The failure of the Tokyo Olympic Games
The Olympic Games started off on Friday, July 23rd in Tokyo, after a tumultuous year.
The much-awaited sports contest, which was due to be held in 2020, but was delayed by a year due to the COVID-19 pandemic, was only ever halted due to the two world wars in 1916, 1940 and 1944.
However, in the last few months, the biggest sports event has been embroidered in controversy, political interests and a polarised public opinion. In 2013, as Japan was submitting its bid to organizing the event in 2020, the government of then prime-minister Shinzo Abe was counting on what this sports extravaganza would mean for a country that was struggling economically and had a withering influence on the world stage.
Fast forward eight years, the Olympic Games opened on Friday, but not as the Japanese government had hoped for. Shinzo Abe, who stepped down late last year, did not even attend the opening ceremony, leaving his successor, Yoshihide Suga to fend for his political survival.
A financial debacle, fuelled by a lingering PR failure
Suga must maintain Abe’s promise of organizing a “safe and secure” Games without his political future depending on it. The Tokyo Games were supposed to be the centre of the world’s attention for two weeks, which would highlight Japan’s economic, strategic and political prowess of a renewed country, using the Games as a tool of soft diplomacy and country brand.
However, with Covid-19 cases mounting in Japan and an extremely low vaccination rate in a country that is lauded for its extreme efficiency and resolute governing system, the Tokyo Games could not have come at a worse time, it seems. Reported cases of the virus are rising in the country and the Japanese people have been increasingly vocal in their opposition of the Games being held in Tokyo. People are fearing that the games will not only worsen the Covid-19 in the country, but the event could become a global “super spreader” event.
The medical community has been against organising this event –from the Japanese medical community opposing the events being held to the government’s chief medical adviser calling it “abnormal” to hold the Olympic Games given the health crisis that we are still undergoing, the question of the sports event being held in person has raised concerns from the medical elite around the world.
The Olympic Games – a political and popularity gamble
Leaving aside the political repercussions of what it would have meant to cancel so late into the process, there are also a lot of financial considerations to be taken into account. Japan has officially invested up to 15.4 billion dollars into the mammoth event, even though government audits suggest it could have been twice as much. Also, according to the hosting city contract, the International Olympic Committee (IOC) has sole authority in cancelling the event. Thus, Japan would have had to pay IOC over 4 billion dollars in broadcast rights income if they cancelled without the authorisation of the committee.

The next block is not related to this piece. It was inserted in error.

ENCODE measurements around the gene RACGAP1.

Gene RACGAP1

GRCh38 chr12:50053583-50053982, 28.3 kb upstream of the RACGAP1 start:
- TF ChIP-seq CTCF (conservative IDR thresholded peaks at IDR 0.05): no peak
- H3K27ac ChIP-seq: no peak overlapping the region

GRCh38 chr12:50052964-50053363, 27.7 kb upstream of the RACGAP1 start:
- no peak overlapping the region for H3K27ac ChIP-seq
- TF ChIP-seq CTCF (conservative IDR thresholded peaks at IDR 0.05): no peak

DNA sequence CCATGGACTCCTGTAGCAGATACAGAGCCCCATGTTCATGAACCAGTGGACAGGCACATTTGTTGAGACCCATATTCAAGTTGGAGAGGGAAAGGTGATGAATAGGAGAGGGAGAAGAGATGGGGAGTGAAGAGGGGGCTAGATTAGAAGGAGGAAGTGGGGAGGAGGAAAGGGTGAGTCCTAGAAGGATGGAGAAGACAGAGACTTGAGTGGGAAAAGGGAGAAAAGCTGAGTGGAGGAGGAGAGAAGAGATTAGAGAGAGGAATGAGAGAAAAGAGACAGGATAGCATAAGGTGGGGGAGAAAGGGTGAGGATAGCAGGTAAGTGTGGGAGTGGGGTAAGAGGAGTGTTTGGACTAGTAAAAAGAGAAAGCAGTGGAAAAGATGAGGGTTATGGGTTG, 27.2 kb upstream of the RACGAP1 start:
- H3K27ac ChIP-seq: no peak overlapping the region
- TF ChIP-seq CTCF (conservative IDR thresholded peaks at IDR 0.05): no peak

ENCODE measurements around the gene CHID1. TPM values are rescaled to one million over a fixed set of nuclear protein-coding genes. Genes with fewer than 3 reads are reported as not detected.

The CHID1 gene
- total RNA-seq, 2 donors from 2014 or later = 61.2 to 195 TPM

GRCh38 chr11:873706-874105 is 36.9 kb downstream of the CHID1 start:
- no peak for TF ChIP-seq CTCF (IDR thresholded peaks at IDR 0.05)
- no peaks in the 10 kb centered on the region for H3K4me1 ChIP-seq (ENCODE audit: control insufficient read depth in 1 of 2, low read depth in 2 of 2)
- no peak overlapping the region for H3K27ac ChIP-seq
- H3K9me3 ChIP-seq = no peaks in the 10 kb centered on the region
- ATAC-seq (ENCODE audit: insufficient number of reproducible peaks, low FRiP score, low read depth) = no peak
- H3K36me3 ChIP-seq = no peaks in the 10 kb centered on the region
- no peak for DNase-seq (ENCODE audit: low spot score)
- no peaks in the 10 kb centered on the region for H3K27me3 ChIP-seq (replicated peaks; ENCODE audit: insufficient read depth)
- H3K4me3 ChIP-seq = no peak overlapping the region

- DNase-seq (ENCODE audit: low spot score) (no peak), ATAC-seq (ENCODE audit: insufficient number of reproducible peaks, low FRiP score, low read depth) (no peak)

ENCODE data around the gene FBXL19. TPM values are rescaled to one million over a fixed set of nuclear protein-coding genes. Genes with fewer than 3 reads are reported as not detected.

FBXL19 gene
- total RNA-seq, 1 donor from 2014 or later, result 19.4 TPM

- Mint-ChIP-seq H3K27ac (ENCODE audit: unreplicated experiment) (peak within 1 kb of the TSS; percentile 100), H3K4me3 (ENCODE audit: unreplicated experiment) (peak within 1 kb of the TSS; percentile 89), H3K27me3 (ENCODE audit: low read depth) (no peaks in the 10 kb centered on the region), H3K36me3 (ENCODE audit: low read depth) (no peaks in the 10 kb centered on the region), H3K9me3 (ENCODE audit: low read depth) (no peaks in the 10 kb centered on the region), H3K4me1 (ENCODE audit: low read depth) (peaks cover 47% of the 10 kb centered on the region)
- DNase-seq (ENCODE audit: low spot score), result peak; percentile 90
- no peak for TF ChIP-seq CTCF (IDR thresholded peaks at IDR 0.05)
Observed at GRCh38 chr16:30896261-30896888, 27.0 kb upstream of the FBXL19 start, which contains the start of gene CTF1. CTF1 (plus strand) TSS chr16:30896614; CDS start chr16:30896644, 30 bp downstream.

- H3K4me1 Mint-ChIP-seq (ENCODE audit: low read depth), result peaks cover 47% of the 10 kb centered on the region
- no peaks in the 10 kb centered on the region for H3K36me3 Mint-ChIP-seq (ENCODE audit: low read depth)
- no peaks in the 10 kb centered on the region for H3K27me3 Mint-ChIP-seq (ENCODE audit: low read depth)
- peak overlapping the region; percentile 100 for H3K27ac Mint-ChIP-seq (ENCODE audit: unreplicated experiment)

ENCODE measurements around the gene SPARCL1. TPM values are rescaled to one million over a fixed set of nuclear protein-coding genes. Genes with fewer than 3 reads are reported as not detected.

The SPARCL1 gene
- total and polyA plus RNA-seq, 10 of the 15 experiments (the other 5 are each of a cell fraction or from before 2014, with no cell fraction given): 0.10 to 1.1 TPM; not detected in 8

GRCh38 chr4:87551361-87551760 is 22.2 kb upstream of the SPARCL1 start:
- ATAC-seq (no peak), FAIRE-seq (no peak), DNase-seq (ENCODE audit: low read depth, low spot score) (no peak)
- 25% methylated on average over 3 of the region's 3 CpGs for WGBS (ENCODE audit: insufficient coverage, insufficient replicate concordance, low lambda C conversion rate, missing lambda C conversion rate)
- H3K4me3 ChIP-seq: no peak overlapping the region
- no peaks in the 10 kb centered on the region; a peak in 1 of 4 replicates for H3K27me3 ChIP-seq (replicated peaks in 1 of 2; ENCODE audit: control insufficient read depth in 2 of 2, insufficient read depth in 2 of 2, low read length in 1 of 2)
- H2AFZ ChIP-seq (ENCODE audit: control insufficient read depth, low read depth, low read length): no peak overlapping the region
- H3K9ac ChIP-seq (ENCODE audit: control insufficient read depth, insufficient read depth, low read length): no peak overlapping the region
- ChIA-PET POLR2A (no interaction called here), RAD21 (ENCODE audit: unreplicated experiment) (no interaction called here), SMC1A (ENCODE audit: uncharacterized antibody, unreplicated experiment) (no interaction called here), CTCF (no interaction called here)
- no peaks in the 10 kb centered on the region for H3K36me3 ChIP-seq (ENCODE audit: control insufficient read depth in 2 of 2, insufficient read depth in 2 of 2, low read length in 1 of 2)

Also, an array of controversies clouded over the Tokyo Olympics in the last few moonths. Yoshiro Mori, the president of the organizing committee and a former prime minister, resigned in February over sexist comments, Hiroshi Sasaki, the creative director of the opening and closing ceremonies of the Tokyo Olympics resigned in March after calling a plus-size celebrity “olympig” and as late as last week, Tokyo Olympic composer Keigo Oyamada resigned after admitting that he bullied disabled children.
This is not the end, however: just a day before the opening ceremony on Friday, Kentaro Kobayashi, the creative director of the opening ceremony was dismissed from his role after a video of him emerged making fun of the Holocaust back in the 1990s.
In what is already an extremely atypical and unpopular event, the outcry that has been echoed following these high-profile resignations calls into question not only the gross mismanagement of the organizers, but also the toxic and backward work culture that is still prevalent in a work dynamic Japan that is still dominated by men whose actions and behaviours are exempt from accountability, were it not for the high visibility of the Olympic Games.
Also, given the rise in COVID-19 in the past few weeks, the organizers announced just a few days before the opening ceremony of the Tokyo Games that all contests will be held without an audience in the stalls. This is the first Olympic Games that will be held without spectators.
With an expensive infrastructure plan for the Olympic Games and a stadium that is able to sit 68,000 people, the opening ceremony of the 32nd Olympic Games had up to 1000 dignitaries in attendance. With over 11,000 athletes from over 305 countries expected to compete in the next two weeks in over 33 sports, the pressure is high on Japan’s organising team.
With little over 22% of the country’s population of over 126 million fully vaccinated, Japan’s vaccination rate is alarmingly low compared to the rest of the world’s big players. In addition to spectators being banned from attending the Tokyo Olympic Games, cases have not only soared since the Games started, but there have also been reported cases of athletes who have been infected – a record of 110 COVID-19 infections related to the Games, among them also being three athletes, reported on July 23rd.
While the Tokyo Olympic Games was supposed to bring faith that the world has moved on from the pandemic, showcase the rebirth of international events and of the joy we all share when watching sports and when an entire world is brought together to enjoy the splendour of competition, hard work and victory, the Games in Japan will be remembered rather differently: as a highly politicised enterprise, whose aim in showcasing the world’s best athletes were overshadowed by controversy, scandal, mismanagement and a pandemic that has proved that is far from over.
Photo source: Associated Press